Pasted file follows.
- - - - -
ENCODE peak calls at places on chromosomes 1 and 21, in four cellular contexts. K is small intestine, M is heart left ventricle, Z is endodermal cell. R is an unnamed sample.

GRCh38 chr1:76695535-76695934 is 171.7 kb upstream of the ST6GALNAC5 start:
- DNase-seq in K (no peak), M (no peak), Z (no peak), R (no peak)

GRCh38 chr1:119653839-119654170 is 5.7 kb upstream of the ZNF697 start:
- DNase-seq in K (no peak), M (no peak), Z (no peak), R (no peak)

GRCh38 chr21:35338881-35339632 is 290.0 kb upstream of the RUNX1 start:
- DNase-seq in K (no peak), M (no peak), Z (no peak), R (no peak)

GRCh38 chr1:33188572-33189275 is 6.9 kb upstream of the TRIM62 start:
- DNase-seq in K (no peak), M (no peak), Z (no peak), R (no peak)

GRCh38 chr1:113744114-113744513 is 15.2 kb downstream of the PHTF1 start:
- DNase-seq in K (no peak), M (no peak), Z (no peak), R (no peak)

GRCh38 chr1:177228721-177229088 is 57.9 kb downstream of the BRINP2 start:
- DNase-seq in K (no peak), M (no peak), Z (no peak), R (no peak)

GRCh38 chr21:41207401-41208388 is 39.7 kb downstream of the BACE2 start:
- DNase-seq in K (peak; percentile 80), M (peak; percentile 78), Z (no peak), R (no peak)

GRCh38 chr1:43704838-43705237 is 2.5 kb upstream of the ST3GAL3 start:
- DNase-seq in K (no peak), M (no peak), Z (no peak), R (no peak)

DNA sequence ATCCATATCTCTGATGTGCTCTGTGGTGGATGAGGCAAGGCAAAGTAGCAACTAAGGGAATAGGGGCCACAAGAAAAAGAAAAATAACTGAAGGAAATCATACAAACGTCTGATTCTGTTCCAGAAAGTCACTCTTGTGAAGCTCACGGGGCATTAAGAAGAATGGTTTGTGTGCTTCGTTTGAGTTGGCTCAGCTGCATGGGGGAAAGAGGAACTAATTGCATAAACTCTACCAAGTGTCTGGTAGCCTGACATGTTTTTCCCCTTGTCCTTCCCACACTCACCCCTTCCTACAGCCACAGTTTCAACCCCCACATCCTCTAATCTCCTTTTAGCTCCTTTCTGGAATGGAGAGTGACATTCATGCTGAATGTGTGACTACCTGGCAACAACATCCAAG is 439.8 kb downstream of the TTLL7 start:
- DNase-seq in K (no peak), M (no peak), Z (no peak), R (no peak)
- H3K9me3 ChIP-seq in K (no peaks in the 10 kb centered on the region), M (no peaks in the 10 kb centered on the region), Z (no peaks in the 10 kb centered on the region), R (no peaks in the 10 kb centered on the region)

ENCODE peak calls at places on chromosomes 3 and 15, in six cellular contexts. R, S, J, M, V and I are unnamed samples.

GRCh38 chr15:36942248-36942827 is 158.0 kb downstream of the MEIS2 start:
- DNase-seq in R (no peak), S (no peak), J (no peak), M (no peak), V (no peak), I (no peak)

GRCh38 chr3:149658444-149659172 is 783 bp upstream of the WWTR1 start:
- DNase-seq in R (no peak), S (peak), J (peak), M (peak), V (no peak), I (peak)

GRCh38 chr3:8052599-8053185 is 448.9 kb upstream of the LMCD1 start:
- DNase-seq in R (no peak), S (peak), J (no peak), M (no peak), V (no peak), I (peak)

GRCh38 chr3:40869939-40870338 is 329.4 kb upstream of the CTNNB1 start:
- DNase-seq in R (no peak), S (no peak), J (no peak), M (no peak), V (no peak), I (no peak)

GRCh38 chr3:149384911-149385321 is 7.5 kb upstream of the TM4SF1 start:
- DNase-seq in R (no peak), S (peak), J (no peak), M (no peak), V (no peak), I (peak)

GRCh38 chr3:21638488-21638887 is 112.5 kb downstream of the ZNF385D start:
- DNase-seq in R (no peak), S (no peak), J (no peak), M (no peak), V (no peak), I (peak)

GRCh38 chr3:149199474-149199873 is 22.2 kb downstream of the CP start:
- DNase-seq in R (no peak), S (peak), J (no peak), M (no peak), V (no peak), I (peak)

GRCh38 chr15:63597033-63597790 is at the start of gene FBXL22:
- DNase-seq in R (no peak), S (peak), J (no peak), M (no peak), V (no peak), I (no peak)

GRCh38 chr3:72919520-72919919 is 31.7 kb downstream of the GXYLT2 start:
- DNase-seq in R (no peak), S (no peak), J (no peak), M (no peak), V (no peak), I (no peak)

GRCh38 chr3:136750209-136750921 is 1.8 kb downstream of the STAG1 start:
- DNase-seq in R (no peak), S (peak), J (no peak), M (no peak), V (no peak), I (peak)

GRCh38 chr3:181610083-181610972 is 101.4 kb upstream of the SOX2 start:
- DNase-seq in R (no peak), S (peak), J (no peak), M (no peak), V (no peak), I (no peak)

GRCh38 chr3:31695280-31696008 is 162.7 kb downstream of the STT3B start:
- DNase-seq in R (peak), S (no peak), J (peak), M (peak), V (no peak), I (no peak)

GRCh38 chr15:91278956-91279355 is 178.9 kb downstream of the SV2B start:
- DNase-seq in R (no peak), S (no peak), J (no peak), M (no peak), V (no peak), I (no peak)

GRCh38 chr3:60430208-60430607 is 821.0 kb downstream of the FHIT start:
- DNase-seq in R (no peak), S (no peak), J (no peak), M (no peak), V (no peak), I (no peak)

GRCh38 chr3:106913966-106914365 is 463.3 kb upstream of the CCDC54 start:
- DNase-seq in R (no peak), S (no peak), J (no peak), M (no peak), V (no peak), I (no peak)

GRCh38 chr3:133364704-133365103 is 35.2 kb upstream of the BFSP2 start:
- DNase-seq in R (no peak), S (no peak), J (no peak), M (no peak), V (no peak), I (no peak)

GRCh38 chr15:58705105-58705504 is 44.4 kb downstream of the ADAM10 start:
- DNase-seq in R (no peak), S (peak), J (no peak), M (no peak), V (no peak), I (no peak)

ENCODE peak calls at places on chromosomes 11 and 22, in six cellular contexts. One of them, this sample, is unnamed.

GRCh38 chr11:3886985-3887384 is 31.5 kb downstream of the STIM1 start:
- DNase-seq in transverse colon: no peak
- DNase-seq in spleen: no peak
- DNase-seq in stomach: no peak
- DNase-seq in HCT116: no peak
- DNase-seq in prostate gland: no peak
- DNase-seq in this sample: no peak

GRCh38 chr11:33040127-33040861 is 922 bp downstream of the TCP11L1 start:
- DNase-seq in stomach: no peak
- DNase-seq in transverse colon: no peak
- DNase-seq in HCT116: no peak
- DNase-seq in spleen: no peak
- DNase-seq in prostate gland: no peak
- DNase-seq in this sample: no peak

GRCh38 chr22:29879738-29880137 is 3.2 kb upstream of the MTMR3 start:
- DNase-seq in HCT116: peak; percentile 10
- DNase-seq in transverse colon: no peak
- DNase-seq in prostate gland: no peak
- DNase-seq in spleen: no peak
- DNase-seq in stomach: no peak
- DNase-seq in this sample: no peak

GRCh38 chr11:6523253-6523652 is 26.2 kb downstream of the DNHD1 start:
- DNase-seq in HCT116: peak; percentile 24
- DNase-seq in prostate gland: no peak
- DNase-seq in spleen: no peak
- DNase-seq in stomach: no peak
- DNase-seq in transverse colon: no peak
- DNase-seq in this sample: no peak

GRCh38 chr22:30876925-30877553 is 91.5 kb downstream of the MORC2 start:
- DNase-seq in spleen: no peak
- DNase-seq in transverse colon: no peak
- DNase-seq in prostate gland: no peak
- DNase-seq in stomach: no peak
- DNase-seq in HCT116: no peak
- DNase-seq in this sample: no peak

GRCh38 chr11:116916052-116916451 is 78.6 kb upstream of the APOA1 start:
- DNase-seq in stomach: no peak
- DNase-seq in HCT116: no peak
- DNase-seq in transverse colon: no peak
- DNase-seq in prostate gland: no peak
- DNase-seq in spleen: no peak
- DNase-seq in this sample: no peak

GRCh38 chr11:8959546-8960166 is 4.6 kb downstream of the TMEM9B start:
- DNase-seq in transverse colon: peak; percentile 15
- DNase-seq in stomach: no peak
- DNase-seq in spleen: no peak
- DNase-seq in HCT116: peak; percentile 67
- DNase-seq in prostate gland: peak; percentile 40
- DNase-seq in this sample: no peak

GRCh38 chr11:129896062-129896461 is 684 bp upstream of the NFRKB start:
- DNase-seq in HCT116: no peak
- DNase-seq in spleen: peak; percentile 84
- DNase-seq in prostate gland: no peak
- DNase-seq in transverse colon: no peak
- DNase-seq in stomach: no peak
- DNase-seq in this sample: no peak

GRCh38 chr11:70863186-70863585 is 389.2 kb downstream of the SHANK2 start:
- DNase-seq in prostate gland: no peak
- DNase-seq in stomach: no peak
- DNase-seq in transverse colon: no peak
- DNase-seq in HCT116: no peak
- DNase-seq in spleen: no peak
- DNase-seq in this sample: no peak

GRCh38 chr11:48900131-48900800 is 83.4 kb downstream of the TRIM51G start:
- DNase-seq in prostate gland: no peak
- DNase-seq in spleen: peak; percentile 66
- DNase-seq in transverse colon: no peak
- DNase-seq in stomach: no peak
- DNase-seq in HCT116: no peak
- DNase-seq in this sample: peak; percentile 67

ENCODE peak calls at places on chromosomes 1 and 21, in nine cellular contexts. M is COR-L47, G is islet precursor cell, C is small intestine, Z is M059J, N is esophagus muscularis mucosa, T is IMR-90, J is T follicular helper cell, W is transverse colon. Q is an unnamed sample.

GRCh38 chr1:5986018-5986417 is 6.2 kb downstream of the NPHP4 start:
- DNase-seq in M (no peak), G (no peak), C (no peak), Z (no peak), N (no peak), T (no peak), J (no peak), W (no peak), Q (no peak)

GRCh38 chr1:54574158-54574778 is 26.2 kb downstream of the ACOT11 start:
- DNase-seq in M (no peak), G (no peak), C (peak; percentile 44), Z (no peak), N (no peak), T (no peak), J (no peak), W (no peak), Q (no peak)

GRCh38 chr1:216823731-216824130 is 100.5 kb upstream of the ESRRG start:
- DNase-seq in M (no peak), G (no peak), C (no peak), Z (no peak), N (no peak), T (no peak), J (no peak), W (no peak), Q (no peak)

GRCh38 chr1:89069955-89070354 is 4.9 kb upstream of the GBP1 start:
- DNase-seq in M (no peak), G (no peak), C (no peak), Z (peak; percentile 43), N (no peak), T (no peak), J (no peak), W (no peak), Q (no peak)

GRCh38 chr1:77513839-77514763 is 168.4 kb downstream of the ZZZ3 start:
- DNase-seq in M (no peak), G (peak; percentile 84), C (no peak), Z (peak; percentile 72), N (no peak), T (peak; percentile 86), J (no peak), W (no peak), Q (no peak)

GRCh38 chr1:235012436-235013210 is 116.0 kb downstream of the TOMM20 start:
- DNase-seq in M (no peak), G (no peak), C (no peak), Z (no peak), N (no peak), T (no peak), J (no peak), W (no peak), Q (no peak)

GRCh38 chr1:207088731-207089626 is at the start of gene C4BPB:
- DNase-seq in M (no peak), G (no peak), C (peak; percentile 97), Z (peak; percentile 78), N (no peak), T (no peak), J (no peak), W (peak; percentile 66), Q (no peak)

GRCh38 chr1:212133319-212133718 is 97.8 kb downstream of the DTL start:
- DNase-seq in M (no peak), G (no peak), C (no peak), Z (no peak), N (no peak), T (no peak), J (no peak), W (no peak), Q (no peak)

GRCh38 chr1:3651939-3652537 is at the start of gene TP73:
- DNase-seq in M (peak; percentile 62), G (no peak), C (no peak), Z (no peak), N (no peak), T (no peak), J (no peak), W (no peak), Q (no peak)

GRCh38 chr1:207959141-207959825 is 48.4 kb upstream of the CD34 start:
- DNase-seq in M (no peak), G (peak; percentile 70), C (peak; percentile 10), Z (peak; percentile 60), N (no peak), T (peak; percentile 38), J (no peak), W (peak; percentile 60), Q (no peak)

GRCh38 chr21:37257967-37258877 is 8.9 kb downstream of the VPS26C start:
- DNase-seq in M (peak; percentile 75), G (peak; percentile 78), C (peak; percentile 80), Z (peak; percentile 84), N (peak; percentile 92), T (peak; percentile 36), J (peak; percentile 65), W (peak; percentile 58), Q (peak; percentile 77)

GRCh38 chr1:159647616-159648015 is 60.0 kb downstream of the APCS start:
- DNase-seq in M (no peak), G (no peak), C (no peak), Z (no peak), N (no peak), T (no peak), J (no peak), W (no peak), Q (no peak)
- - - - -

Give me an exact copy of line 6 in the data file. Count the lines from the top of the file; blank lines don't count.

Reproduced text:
GRCh38 chr21:35338881-35339632 is 290.0 kb upstream of the RUNX1 start: